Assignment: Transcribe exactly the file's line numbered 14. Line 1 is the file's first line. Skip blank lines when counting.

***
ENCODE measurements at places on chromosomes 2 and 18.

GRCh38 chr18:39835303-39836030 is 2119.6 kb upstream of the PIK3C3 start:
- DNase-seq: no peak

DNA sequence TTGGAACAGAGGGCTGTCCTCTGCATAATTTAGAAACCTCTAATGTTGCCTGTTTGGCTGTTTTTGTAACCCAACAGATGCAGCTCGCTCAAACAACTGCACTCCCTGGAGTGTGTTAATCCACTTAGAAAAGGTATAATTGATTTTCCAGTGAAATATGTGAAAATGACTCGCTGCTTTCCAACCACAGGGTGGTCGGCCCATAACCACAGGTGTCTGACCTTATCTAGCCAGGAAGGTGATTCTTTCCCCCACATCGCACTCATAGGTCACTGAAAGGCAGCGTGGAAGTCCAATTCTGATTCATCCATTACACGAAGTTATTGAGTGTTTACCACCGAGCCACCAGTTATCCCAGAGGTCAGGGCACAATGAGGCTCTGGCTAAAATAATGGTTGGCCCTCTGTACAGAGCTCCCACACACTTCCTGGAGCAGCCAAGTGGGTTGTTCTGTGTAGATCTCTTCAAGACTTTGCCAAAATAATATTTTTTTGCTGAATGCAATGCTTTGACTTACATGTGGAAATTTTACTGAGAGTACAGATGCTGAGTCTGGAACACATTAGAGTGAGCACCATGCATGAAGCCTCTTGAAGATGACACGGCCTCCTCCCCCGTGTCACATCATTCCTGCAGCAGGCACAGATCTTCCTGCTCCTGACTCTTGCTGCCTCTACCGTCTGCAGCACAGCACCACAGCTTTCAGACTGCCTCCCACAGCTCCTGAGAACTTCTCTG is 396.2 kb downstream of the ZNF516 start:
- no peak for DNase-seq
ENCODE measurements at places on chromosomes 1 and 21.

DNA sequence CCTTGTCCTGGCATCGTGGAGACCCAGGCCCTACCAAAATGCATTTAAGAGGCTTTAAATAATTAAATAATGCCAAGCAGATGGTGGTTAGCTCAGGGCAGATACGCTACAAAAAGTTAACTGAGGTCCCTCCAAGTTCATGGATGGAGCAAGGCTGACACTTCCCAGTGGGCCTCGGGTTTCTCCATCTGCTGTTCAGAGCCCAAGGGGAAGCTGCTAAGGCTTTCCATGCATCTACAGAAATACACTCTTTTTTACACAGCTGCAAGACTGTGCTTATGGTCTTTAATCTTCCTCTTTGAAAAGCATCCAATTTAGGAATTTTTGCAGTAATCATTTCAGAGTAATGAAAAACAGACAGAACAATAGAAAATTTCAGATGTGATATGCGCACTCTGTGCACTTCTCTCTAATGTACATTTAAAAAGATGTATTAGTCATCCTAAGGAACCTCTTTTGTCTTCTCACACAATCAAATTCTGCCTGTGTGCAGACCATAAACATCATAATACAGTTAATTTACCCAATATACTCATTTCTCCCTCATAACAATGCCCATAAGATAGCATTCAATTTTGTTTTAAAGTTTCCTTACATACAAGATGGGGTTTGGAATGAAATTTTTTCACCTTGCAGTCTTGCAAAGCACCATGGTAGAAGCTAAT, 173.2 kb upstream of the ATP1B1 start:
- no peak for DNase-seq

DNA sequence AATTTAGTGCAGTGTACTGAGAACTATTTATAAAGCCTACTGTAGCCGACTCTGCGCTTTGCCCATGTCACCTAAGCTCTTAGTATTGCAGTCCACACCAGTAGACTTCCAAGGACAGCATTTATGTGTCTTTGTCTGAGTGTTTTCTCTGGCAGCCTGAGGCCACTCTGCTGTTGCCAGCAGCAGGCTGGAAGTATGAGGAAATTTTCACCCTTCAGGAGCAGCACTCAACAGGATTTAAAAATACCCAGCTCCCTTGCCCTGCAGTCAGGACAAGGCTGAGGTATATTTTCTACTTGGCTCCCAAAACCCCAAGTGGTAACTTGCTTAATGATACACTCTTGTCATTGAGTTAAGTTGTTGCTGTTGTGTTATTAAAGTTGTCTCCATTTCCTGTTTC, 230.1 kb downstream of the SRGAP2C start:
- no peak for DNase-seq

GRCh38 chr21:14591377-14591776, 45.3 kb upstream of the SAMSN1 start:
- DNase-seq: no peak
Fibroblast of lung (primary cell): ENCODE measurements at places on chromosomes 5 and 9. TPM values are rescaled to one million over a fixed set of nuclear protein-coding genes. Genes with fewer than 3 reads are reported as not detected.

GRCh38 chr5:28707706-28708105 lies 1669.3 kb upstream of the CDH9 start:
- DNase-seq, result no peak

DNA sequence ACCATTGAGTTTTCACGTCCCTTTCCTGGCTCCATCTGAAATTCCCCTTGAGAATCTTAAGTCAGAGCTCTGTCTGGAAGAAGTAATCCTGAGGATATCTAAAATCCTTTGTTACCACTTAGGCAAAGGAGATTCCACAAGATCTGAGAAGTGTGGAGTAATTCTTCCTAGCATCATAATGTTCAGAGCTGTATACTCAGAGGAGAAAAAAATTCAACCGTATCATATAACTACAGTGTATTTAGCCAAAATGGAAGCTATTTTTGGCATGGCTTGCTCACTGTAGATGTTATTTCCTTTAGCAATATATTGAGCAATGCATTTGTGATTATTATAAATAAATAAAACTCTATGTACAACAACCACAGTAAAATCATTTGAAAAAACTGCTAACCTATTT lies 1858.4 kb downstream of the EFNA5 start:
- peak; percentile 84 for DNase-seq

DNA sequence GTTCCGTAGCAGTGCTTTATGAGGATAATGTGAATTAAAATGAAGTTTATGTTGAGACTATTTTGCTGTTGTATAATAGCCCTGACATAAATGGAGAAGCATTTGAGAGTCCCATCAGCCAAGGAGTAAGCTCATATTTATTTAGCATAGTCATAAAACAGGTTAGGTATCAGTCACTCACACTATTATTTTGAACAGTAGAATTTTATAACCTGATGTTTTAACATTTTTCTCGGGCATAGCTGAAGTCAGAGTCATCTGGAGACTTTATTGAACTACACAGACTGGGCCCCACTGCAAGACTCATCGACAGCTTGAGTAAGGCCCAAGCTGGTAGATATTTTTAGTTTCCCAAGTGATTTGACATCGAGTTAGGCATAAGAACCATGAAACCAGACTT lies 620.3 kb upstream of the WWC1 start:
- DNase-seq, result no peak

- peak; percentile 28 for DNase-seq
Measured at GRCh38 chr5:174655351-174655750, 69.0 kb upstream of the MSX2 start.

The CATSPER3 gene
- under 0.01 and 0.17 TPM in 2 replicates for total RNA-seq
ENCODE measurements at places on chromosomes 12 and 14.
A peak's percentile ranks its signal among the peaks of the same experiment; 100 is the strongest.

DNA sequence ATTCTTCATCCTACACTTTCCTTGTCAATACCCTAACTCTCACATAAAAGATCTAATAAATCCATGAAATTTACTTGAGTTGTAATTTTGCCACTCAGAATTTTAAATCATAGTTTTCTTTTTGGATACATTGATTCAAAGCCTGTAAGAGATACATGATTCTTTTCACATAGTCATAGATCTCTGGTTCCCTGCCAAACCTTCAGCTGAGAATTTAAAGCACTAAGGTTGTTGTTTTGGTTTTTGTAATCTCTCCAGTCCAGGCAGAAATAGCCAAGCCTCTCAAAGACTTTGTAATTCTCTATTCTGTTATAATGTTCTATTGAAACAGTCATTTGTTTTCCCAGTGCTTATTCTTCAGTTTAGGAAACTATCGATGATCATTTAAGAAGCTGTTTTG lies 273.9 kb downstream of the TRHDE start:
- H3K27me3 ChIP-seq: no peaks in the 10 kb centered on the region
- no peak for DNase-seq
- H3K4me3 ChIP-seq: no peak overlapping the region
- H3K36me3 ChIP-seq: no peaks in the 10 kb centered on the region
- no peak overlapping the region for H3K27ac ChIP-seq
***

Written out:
GRCh38 chr5:28707706-28708105 lies 1669.3 kb upstream of the CDH9 start: